Blood Glucose Test
What is a blood glucose test?
A blood glucose test is a blood test that screens for diabetes by measuring the level of glucose (sugar) in a person’s blood.
Who is most at risk for developing diabetes?
The following categories of people are considered "high-risk" candidates for developing diabetes:
- Individuals who are overweight or obese
- Individuals who are 45 years of age or older
- Individuals with first-degree relatives with diabetes (such as parents, children, or siblings)
- Individuals who are African-American, Alaska Native, American Indian, Asia American, Hispanic/Latino, Native Hawaiian, Pacific Islanders,
- Women who developed diabetes while they were pregnant or gave birth to large babies (9 pounds or more)
- Individuals with high blood pressure (140/90 or higher)
- Individuals with high-density lipoprotein (HDL, the "good cholesterol level") below 25 mg/dl or triglyceride levels at or above 250 mg/dl
- Individuals who have impaired fasting glucose or impaired glucose tolerance
- Individuals who are physically inactive; engaging in exercise less than three times a week
- Individuals who have polycystic ovary syndrome, also called PCOS
- Individuals who have acanthosis nigricans -- dark, thick and velvety skin around your neck or armpits
In addition to testing the above individuals at high risk, the American Diabetes Association also recommends screening all individuals age 45 and older.
How can one tell if I have diabetes by examining my blood?
Your body converts sugar, also called glucose, into energy so your body can function. The sugar comes from the foods you eat and is released from storage from your body’s own tissues.
Insulin is a hormone made by the pancreas. Its job is to move glucose from the bloodstream into the cells of tissues. After you eat, the level of glucose in the blood rises sharply. The pancreas responds by releasing enough insulin to handle the increased level of glucose — moving the glucose out of the blood and into cells. This helps return the blood glucose level to its former, lower level.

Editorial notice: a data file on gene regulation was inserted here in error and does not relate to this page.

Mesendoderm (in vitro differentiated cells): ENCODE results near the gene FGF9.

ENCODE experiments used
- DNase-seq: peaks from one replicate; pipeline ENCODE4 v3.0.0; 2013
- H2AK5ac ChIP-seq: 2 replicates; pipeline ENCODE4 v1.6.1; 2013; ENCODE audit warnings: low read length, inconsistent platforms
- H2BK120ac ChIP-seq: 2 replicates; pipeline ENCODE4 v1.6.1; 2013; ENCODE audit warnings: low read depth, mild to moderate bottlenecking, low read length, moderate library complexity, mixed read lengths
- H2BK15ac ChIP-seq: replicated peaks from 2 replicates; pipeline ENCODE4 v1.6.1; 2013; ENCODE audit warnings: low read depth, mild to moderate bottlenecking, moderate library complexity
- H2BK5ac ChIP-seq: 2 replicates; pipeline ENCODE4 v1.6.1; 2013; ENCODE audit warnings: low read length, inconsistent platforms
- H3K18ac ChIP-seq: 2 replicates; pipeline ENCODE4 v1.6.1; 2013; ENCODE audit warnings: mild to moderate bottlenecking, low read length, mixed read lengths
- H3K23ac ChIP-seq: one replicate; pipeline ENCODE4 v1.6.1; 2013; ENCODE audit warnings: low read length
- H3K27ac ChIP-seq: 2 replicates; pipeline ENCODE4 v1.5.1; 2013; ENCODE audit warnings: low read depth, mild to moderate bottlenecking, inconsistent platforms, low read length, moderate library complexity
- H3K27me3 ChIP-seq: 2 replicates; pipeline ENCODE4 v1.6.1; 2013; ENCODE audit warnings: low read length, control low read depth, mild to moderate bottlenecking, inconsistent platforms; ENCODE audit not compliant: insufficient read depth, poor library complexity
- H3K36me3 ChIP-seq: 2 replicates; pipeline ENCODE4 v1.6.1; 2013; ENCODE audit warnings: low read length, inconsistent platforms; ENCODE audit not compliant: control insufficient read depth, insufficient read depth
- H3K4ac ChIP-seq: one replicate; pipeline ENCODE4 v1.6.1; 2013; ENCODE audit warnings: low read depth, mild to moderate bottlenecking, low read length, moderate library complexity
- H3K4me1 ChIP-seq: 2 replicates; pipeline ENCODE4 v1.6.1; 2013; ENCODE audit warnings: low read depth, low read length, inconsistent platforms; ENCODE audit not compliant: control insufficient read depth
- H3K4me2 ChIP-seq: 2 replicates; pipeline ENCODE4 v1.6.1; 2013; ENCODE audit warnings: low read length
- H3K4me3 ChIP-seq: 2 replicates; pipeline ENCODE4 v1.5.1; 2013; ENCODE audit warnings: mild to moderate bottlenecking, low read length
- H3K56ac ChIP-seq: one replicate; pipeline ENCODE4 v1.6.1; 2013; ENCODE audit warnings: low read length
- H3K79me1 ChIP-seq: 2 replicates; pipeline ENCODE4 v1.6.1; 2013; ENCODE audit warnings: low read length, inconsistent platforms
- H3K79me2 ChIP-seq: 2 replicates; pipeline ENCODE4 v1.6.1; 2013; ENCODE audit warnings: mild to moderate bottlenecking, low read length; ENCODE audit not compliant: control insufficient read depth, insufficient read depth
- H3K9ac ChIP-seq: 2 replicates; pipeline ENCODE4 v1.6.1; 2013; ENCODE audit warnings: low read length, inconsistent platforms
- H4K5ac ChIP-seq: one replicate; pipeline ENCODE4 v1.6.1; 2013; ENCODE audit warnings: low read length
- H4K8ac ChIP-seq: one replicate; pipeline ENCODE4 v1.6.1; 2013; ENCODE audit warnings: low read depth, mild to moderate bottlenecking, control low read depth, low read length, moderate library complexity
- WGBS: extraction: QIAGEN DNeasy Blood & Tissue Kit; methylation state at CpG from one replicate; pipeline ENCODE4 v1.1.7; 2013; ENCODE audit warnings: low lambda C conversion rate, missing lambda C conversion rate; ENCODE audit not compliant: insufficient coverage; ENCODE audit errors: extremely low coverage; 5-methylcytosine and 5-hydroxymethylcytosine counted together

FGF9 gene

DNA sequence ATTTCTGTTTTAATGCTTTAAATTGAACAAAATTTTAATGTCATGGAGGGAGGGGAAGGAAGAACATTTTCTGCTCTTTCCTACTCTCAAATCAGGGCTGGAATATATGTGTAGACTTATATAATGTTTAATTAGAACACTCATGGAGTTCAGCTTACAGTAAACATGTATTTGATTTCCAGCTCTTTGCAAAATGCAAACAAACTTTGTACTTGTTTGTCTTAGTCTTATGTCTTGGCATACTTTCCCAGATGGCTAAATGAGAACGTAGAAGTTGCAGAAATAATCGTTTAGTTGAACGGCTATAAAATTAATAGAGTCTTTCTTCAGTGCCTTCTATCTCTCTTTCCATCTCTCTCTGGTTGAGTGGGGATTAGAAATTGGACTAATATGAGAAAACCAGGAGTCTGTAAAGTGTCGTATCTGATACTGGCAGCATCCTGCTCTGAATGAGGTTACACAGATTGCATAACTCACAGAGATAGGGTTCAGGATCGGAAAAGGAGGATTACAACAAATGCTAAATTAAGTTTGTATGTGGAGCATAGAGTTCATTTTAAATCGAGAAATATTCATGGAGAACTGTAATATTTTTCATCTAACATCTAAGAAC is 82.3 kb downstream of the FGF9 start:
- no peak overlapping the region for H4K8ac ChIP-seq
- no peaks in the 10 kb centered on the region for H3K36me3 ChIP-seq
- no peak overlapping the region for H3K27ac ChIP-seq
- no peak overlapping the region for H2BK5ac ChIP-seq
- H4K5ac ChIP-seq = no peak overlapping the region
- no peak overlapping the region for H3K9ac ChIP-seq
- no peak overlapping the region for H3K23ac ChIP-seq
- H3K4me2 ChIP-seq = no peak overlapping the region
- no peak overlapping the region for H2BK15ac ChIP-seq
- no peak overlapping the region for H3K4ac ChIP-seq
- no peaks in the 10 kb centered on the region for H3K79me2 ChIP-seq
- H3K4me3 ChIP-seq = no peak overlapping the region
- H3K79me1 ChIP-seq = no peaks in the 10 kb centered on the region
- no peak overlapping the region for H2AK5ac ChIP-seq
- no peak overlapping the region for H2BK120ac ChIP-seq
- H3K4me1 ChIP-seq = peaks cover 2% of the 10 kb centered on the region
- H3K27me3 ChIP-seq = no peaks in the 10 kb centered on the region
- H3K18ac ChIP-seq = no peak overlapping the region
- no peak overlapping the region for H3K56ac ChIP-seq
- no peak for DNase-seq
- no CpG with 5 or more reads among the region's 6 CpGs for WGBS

If a person has diabetes, two situations may cause the blood sugar to increase:
- The pancreas does not make enough insulin
- The insulin does not work properly
As a result of either of these situations, the blood sugar level remains high, a condition called hyperglycemia or diabetes mellitus. If left undiagnosed and untreated, the eyes, kidneys, nerves, heart, blood vessels and other organs can be damaged. Measuring your blood glucose levels allows you and your doctor to know if you have, or are at risk for, developing diabetes.
Much less commonly, the opposite can happen too. Too low a level of blood sugar, a condition called hypoglycemia, can be caused by the presence of too much insulin or by other hormone disorders or liver disease.
How do I prepare for the plasma glucose level test and how are the results interpreted?
To get an accurate plasma glucose level, you must have fasted (not eaten or had anything to drink except water) for at least 8 hours prior to the test. When you report to the clinic or laboratory, a small sample of blood will be taken from a vein in your arm. According to the practice recommendations of the American Diabetes Association, the results of the blood test are interpreted as follows:
Fasting blood glucose level
- If your blood glucose level is 70 to 99* mg/dL (3.9 to 5.5 mmol/L). . .
- What it means: Your glucose level is within the normal range
- If your blood glucose level is 100 to 125 mg/dL (5.6 to 6.9 mmol/L). . .
- What it means: You have an impaired fasting glucose level (pre-diabetes**) . . .
- If your blood glucose level is 126 mg/dl (7.0 mmol/L ) or higher on more than one testing occasion
- What it means: You have diabetes
*Values between 50 and 70 are often seen in healthy people
**The condition of "prediabetes" puts you at risk for developing Type 2 diabetes, high blood pressure, and blood lipid disorders
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